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Rebellion Record: a Diary of American Events: Documents and Narratives, Volume 7. (ed. Frank Moore) 4 0 Browse Search
Medford Historical Society Papers, Volume 5. 2 0 Browse Search
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Doc. 79-invasion of Pennsylvania. Proclamation of Governor Curtin. in the name and by the authority of the Com monwealth of Pennsylvania, Andrew Curtin, Governor of said Commonwealth. A Proclamation. Pennsylvanians: The enemy is advancing in force into Pennsylvania. He has a strong column within twenty-three miles of Harrisburgh, and other columns are moving by Fulton and Adams counties, and it can no longer be doubted that a formidable invasion of our State is in actual.progress. The calls already made for volunteer militia in the exigency have not been met as fully as the crisis requires. I therefore now issue this my proclamation, calling for sixty thousand men to come promptly forward to defend the State. They will be mustered into the service of the State for a period of ninety days, but will be required to serve only so much of the period of muster as the safety of our people and honor of our State may require. They will rendezvous at points to be design
y improved, with grain nearly ready for the sickle. The North and South-Mountain, a continuation of the Virginian mountains, causes this country to resemble the Virginia Valley very much. The lands are no better than ours. The people are exceedingly ignorant. I saw no houses indicating refinement. Were I to tell you how profoundly ignorant some of these Dutch are, you would hardly believe me. Our Virginia negroes are vastly better informed about military matters. Some think that Governor Curtin has a wand by which he can collect a body of militia, who will whip us out of our boots; and in the redundancy of their affections, they even express some little sympathy for us in the event we shall await the shock of this militia host. They think our confederate money is worth no more than brown paper, and one man sold one hundred and fifty dollars of it for a twenty shilling gold piece. Most refuse to take it, and prefer that you take what you wish with out compensation in this for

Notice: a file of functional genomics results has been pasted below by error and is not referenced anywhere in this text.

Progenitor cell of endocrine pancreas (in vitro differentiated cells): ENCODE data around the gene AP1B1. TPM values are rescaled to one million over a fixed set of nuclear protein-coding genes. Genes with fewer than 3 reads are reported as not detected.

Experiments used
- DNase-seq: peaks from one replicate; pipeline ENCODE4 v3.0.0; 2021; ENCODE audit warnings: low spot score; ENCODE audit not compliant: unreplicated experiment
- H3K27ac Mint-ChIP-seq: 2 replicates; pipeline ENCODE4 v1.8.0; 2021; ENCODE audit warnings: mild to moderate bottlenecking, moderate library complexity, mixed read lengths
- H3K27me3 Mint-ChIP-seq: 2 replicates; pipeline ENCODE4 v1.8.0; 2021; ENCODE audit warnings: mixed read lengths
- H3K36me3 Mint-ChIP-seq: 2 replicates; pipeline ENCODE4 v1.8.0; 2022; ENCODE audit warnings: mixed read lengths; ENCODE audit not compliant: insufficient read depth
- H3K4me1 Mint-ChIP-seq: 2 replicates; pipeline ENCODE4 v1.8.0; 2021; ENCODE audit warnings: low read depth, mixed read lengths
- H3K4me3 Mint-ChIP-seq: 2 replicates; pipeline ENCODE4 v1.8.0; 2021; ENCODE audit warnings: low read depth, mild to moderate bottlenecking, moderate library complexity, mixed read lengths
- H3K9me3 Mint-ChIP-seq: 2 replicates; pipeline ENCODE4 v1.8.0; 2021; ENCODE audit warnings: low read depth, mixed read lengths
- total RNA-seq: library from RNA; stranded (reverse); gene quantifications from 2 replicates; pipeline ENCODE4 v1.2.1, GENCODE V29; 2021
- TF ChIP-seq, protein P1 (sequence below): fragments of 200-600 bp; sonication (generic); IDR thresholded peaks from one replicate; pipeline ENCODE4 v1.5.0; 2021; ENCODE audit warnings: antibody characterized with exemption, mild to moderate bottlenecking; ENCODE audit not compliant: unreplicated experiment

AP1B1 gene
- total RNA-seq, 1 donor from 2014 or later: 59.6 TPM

the Rev. Mr. Turell shall choose. Town Meeting October 1, 1734 Voted—That the assessors of said town for the time being shall make inquiry of some of the principal gold smiths in Boston at what rate they purchase their yearly stock of silver in order to their apportioning the Rev. Mr. Turell's yearly salary, or rate according thereunto. New members. The following have been added to membership in the Society since April 1st, 1901:— Mrs. Lizzie D. Ayer. William S. Beekman. Andrew Curtin. Charles E. Finney. Walter D. Hall, M. D. Mrs. Eugenie Hatch. Rev. Elijah Horr. William B. Lawrence. Moses W. Mann. Warren T. Morse. George B. Preston. John M. Preston. Edgar A. Thomas. Mrs. Edgar A. Thomas. Forgotten industries and enterprises. by Moses W. Mann. IN almost every town or city may be found traces, faint, perhaps, yet bearing silent testimony of pursuits once followed or perhaps of enterprises abandoned. All such have had their effect, beneficial or